Press release: Radical reset of economy needed to offset effects of COVID-19

It is vital that the Government takes rapid and concrete steps to stabilise the economy that also ensures protection for those hit hardest by the impacts of COVID-19, an ecological economics group has warned. 

Feasta, the Ireland-based Foundation for the Economics of Sustainability [1], today urged governments to begin distributing cash on a per-capita basis and to take rapid steps to simplify supply chains for essential goods, so as to stabilise the economy and offset the impact of COVID-19.

Measures to alleviate risk advocated by Feasta include a universal basic income; a relaxing of bankruptcy law for the duration of the crisis; an urgent move towards diversification and localisation of agriculture; upstream limits on the production of fossil fuel; and taxation reform [2].

Feasta representatives argue that universal basic income would be an important first step to improving financial security for everyone, regardless of their employment status, and it would not require employers or others to take on debt. They believe the other measures Feasta advocates would not only stabilise the economy and improve overall welfare, but would help to prevent a similar pandemic from breaking out in future.
“We need to radically reset the economy in order to help flatten the Coronavirus curve and to prevent supply chains for essential goods from collapsing in the near future,” said Caroline Whyte, an ecological economist and researcher at Feasta. She cited research[1] indicating that a global pandemic could trigger a catastrophic collapse of the world economy, because of the disruption to supply chains, to the financial system and to purchasing power.  

Whyte commented “the measures we’re advocating would not only relieve pressure on the unemployed, workers and their families in the short-term, they would also reduce the development encroachment and loss of biodiversity that are contributing to these pandemics”. 

John Sharry, a psychologist and Feasta trustee, commented “lots of people ( and most economists) are just hoping that we can ‘get through’ the crisis quickly and back to economic normal, when I think it is likely to be much more protracted and painful with economic contraction and collapse on the cards. My worry is that the current government economic actions may exacerbate the problems.” 

Sharry added: “Within the crisis there is an opportunity to move to more resilient, fairer and equitable economic and community systems. The hope is once there is a good understanding of the reality of our situation, a great deal of community cooperation can be unleashed.”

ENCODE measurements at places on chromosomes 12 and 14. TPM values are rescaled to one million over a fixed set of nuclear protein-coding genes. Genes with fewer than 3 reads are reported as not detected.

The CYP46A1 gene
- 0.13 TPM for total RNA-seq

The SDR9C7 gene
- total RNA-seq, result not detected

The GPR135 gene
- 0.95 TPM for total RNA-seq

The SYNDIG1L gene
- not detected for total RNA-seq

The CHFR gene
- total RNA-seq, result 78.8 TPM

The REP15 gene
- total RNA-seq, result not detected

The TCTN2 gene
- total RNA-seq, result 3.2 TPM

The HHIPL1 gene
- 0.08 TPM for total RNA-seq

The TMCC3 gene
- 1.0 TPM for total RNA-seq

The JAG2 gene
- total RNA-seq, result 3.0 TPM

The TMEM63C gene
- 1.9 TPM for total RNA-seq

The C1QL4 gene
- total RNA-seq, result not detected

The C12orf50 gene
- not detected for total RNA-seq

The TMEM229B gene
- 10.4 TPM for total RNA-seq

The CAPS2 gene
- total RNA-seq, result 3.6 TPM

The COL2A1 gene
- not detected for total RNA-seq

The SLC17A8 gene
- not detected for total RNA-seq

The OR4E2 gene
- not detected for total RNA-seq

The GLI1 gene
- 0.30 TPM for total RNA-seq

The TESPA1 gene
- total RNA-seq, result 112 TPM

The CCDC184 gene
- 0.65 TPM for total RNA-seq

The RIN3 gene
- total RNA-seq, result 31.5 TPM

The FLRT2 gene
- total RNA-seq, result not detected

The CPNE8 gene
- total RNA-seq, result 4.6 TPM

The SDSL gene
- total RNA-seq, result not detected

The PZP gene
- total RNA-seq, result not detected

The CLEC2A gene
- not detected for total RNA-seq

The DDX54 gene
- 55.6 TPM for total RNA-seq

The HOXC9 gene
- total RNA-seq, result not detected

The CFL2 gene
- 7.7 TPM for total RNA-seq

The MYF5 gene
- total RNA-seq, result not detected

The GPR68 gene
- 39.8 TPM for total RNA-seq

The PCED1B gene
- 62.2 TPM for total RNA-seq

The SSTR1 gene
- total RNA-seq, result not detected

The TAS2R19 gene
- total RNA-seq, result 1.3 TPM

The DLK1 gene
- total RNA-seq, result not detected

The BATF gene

1.“Catastrophic Shocks Through Complex Socio-Economic Systems: A Pandemic Perspective”. D. Korowicz, 2013:

2. Basic income would relieve some immediate financial pressure, making it easier for people to adapt to enforced quarantine and keep their children at home, and reducing the pressure on sick workers to go to work and risk spreading an infection. It would also allow for more flexible long-term decision-making. Some types of work have been decimated by this virus, and they may no longer be viable even after the pandemic passes. Widespread new initiatives will likely be necessary.  

Bankruptcy law: These laws need to be temporarily relaxed in order to protect certain vulnerable businesses. See this paper by economist Steve Keen: “A Modern Jubilee as a cure to the financial ills of the Coronavirus”

The diversification and localisation of agriculture: This would minimise the risk of vital supply chains being disrupted owing to worker illness or the need to quarantine, and would create employment to help offset the lay-offs triggered by the virus. It would also make a future pandemic less likely, as evidence suggests that industrialised agriculture is one of the factors triggering the emergence of new pandemics: see Robert T. Jones et. al. “The impact of industrial activities on vector-borne disease transmission”.

Upstream limits on the production of fossil fuel: Evidence also suggests that climate change is a factor in the emergence of new infectious disease. See Colin J Carlson et al “Climate change will drive novel cross-species viral transmission” (January 2020 ). Placing a legal limit on the production and import of fossil fuel and gradually phasing it out over the next three decades would not only help to address this but would also provide clear guidance to investors who will need to re-think their plans after the severe shock the economy has received. See for a discussion of how such a programme could work. 

Taxation reform: A shift in taxation away from labour and towards resource use, including a land value tax, would help to slow the rush of reckless and irresponsible development into areas of high ecological value which is undermining biodiversity and increasing the risk of disease outbreaks.  Revenue from these taxes could contribute to a basic income. 

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